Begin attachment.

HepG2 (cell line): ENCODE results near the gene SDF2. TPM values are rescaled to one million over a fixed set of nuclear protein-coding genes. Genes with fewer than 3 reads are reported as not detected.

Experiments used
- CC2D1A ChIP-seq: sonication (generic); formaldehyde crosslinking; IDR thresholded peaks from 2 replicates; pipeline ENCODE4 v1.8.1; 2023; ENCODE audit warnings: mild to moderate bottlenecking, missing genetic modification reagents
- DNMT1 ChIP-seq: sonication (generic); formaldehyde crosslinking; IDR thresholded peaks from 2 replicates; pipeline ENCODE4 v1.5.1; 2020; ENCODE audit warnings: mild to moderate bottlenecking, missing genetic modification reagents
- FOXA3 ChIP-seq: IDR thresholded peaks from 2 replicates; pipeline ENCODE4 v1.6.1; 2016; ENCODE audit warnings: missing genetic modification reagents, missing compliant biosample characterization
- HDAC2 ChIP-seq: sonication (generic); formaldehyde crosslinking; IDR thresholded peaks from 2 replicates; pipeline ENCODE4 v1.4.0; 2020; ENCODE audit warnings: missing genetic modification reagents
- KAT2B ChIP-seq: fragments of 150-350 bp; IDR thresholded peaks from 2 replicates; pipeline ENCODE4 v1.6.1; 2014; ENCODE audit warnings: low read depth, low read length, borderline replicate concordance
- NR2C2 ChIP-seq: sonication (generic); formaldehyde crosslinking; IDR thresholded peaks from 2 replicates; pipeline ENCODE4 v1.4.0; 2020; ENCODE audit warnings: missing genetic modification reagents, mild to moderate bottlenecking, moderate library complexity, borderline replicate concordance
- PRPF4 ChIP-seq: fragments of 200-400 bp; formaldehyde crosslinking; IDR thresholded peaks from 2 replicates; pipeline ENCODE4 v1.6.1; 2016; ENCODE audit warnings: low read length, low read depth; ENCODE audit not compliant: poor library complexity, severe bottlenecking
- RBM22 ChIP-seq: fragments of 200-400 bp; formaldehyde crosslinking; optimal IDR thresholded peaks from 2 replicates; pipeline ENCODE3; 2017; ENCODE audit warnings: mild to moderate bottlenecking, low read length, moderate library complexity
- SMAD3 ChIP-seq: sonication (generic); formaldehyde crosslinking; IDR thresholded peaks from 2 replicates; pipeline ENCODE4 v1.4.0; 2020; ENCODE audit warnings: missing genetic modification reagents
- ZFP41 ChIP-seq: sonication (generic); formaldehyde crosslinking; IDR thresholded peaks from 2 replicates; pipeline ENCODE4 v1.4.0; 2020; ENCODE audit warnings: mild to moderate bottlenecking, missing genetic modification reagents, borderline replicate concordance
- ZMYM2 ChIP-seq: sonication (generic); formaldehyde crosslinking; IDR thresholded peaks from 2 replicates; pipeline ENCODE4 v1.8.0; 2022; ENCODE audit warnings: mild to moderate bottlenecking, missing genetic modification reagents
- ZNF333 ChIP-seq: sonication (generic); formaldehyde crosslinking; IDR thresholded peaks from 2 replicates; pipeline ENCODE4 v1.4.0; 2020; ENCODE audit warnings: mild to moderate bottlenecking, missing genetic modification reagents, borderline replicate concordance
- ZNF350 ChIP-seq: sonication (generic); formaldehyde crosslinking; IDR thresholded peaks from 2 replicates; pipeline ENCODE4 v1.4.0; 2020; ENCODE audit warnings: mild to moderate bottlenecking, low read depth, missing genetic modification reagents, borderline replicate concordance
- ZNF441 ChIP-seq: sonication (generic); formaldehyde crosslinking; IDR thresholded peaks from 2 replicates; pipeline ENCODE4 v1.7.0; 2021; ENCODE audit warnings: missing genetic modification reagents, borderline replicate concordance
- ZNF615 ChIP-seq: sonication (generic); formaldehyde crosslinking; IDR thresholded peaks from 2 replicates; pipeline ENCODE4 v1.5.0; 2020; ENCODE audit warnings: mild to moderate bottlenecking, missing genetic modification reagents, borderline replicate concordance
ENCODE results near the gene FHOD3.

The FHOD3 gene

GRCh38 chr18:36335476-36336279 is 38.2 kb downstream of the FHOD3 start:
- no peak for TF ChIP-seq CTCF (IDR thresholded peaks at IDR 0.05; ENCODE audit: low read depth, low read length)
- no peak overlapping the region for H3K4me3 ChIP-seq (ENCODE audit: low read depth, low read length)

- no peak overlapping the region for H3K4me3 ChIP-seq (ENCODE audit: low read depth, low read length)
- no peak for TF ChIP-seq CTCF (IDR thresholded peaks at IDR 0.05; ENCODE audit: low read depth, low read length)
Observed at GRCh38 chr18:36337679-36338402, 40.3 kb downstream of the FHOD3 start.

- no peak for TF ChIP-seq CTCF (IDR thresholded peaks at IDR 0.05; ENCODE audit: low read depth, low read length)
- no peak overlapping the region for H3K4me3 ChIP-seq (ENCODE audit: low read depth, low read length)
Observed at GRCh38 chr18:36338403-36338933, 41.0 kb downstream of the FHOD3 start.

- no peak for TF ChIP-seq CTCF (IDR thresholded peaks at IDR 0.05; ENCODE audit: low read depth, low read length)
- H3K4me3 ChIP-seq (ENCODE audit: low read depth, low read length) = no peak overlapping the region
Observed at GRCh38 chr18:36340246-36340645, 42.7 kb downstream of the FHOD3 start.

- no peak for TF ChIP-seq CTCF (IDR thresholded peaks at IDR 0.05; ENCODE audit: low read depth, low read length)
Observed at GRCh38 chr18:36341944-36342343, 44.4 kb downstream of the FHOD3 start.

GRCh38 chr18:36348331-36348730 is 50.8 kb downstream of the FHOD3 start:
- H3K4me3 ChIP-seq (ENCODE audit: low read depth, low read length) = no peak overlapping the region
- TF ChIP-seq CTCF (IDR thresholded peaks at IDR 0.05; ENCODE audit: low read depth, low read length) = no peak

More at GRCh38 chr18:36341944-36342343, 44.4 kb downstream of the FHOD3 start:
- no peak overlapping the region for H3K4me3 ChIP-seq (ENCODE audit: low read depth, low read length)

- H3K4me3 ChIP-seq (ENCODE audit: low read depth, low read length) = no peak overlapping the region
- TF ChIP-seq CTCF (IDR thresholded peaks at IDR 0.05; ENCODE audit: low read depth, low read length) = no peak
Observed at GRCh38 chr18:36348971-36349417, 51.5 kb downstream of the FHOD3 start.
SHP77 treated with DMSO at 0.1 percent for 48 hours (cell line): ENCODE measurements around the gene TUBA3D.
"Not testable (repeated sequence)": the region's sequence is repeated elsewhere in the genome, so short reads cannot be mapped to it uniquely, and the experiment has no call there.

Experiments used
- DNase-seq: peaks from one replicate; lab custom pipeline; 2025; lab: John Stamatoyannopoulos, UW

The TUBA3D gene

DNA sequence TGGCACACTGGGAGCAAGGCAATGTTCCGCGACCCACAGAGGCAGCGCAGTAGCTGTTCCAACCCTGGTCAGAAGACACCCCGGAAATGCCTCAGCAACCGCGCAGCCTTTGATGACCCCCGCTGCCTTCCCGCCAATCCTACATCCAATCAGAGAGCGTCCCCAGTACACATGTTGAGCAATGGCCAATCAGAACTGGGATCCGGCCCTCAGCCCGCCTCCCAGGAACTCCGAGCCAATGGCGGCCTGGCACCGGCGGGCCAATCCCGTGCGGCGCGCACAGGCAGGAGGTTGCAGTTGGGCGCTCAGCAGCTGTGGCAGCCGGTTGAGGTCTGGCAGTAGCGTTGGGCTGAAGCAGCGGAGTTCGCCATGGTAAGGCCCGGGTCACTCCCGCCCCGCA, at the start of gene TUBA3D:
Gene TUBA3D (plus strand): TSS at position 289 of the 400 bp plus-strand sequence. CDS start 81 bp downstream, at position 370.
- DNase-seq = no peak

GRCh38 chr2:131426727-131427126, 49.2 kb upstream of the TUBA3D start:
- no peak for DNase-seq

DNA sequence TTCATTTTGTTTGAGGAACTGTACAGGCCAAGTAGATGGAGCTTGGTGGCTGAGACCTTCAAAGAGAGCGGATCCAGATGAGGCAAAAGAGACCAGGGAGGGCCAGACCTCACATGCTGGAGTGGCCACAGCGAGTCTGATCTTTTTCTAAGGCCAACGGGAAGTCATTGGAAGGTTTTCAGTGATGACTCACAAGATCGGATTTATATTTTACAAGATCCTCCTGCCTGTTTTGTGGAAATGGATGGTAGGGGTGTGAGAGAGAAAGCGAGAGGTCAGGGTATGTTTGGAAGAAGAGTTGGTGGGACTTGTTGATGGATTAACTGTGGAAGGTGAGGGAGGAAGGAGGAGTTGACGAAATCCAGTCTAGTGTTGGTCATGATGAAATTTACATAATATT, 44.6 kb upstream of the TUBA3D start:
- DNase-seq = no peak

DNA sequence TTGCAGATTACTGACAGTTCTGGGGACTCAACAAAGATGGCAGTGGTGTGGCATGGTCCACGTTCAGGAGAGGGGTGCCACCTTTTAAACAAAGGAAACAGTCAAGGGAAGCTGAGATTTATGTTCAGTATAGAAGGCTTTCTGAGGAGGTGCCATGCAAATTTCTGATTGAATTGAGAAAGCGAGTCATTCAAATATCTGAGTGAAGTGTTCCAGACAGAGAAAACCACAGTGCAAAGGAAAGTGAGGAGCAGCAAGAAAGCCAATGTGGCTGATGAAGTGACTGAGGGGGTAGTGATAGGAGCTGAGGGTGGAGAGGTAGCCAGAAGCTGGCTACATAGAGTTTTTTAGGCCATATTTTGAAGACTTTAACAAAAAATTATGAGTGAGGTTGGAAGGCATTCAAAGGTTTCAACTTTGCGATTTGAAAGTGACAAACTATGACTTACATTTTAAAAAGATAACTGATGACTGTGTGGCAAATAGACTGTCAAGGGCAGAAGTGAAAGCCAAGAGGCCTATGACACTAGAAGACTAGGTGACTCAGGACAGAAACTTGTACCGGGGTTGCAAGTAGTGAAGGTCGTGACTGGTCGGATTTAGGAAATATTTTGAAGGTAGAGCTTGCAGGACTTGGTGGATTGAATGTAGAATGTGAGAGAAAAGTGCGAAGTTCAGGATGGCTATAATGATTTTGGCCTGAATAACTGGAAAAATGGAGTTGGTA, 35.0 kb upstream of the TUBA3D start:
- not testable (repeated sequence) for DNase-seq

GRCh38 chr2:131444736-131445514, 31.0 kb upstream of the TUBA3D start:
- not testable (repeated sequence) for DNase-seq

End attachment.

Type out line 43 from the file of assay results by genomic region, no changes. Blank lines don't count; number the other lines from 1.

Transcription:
"Not testable (repeated sequence)": the region's sequence is repeated elsewhere in the genome, so short reads cannot be mapped to it uniquely, and the experiment has no call there.